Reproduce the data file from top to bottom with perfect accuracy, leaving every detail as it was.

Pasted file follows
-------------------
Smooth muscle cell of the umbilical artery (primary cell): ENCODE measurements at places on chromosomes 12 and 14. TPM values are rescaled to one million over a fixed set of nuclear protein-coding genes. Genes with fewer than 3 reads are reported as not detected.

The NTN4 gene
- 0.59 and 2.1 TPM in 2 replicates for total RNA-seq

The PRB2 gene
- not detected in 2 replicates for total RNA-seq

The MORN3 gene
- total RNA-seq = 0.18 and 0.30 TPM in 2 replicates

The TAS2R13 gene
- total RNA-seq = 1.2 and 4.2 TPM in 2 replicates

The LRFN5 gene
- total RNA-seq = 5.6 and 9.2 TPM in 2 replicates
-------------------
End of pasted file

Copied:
Smooth muscle cell of the umbilical artery (primary cell): ENCODE measurements at places on chromosomes 12 and 14. TPM values are rescaled to one million over a fixed set of nuclear protein-coding genes. Genes with fewer than 3 reads are reported as not detected.

The NTN4 gene
- 0.59 and 2.1 TPM in 2 replicates for total RNA-seq

The PRB2 gene
- not detected in 2 replicates for total RNA-seq

The MORN3 gene
- total RNA-seq = 0.18 and 0.30 TPM in 2 replicates

The TAS2R13 gene
- total RNA-seq = 1.2 and 4.2 TPM in 2 replicates

The LRFN5 gene
- total RNA-seq = 5.6 and 9.2 TPM in 2 replicates